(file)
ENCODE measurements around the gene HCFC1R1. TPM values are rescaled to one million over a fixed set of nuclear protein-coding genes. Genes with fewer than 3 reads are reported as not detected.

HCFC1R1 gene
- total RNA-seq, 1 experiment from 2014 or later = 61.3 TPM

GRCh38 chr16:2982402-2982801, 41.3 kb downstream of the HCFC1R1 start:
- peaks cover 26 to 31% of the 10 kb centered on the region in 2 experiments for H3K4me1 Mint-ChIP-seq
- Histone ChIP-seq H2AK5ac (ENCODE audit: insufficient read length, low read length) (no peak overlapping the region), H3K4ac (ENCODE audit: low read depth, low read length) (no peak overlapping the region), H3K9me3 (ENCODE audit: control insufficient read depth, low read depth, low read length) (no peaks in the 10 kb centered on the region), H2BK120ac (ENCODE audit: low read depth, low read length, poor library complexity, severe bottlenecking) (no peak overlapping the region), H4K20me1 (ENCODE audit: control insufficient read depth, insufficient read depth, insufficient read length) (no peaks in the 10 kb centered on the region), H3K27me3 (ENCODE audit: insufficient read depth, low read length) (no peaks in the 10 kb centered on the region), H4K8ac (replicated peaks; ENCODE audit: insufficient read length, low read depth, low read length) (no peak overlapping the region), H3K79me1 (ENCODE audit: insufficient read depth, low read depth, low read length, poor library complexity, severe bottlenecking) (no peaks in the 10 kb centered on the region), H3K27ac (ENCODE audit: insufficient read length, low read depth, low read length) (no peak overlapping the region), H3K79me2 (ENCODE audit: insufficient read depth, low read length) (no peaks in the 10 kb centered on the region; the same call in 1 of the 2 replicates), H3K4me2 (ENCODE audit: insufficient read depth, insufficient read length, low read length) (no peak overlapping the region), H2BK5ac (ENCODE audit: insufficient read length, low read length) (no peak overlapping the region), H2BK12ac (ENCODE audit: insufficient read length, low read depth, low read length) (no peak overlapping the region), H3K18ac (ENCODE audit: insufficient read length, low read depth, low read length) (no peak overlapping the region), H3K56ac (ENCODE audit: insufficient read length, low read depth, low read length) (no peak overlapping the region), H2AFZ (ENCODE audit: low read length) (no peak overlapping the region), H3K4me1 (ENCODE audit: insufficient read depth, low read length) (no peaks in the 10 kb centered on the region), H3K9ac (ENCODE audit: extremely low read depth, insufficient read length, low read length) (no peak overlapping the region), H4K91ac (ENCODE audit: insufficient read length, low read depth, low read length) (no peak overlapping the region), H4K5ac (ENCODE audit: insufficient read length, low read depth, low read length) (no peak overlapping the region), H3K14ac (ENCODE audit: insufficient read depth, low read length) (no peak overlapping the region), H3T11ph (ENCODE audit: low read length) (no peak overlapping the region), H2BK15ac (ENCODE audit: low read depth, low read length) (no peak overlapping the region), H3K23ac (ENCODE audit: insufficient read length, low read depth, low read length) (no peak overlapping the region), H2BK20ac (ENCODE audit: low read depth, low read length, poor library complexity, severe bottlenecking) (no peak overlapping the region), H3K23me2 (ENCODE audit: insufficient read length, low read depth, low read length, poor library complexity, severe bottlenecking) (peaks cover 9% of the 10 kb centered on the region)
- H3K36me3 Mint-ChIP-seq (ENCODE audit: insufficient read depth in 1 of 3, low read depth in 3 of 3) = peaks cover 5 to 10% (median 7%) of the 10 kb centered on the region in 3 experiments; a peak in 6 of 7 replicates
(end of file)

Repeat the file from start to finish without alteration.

ENCODE measurements around the gene HCFC1R1. TPM values are rescaled to one million over a fixed set of nuclear protein-coding genes. Genes with fewer than 3 reads are reported as not detected.

HCFC1R1 gene
- total RNA-seq, 1 experiment from 2014 or later = 61.3 TPM

GRCh38 chr16:2982402-2982801, 41.3 kb downstream of the HCFC1R1 start:
- peaks cover 26 to 31% of the 10 kb centered on the region in 2 experiments for H3K4me1 Mint-ChIP-seq
- Histone ChIP-seq H2AK5ac (ENCODE audit: insufficient read length, low read length) (no peak overlapping the region), H3K4ac (ENCODE audit: low read depth, low read length) (no peak overlapping the region), H3K9me3 (ENCODE audit: control insufficient read depth, low read depth, low read length) (no peaks in the 10 kb centered on the region), H2BK120ac (ENCODE audit: low read depth, low read length, poor library complexity, severe bottlenecking) (no peak overlapping the region), H4K20me1 (ENCODE audit: control insufficient read depth, insufficient read depth, insufficient read length) (no peaks in the 10 kb centered on the region), H3K27me3 (ENCODE audit: insufficient read depth, low read length) (no peaks in the 10 kb centered on the region), H4K8ac (replicated peaks; ENCODE audit: insufficient read length, low read depth, low read length) (no peak overlapping the region), H3K79me1 (ENCODE audit: insufficient read depth, low read depth, low read length, poor library complexity, severe bottlenecking) (no peaks in the 10 kb centered on the region), H3K27ac (ENCODE audit: insufficient read length, low read depth, low read length) (no peak overlapping the region), H3K79me2 (ENCODE audit: insufficient read depth, low read length) (no peaks in the 10 kb centered on the region; the same call in 1 of the 2 replicates), H3K4me2 (ENCODE audit: insufficient read depth, insufficient read length, low read length) (no peak overlapping the region), H2BK5ac (ENCODE audit: insufficient read length, low read length) (no peak overlapping the region), H2BK12ac (ENCODE audit: insufficient read length, low read depth, low read length) (no peak overlapping the region), H3K18ac (ENCODE audit: insufficient read length, low read depth, low read length) (no peak overlapping the region), H3K56ac (ENCODE audit: insufficient read length, low read depth, low read length) (no peak overlapping the region), H2AFZ (ENCODE audit: low read length) (no peak overlapping the region), H3K4me1 (ENCODE audit: insufficient read depth, low read length) (no peaks in the 10 kb centered on the region), H3K9ac (ENCODE audit: extremely low read depth, insufficient read length, low read length) (no peak overlapping the region), H4K91ac (ENCODE audit: insufficient read length, low read depth, low read length) (no peak overlapping the region), H4K5ac (ENCODE audit: insufficient read length, low read depth, low read length) (no peak overlapping the region), H3K14ac (ENCODE audit: insufficient read depth, low read length) (no peak overlapping the region), H3T11ph (ENCODE audit: low read length) (no peak overlapping the region), H2BK15ac (ENCODE audit: low read depth, low read length) (no peak overlapping the region), H3K23ac (ENCODE audit: insufficient read length, low read depth, low read length) (no peak overlapping the region), H2BK20ac (ENCODE audit: low read depth, low read length, poor library complexity, severe bottlenecking) (no peak overlapping the region), H3K23me2 (ENCODE audit: insufficient read length, low read depth, low read length, poor library complexity, severe bottlenecking) (peaks cover 9% of the 10 kb centered on the region)
- H3K36me3 Mint-ChIP-seq (ENCODE audit: insufficient read depth in 1 of 3, low read depth in 3 of 3) = peaks cover 5 to 10% (median 7%) of the 10 kb centered on the region in 3 experiments; a peak in 6 of 7 replicates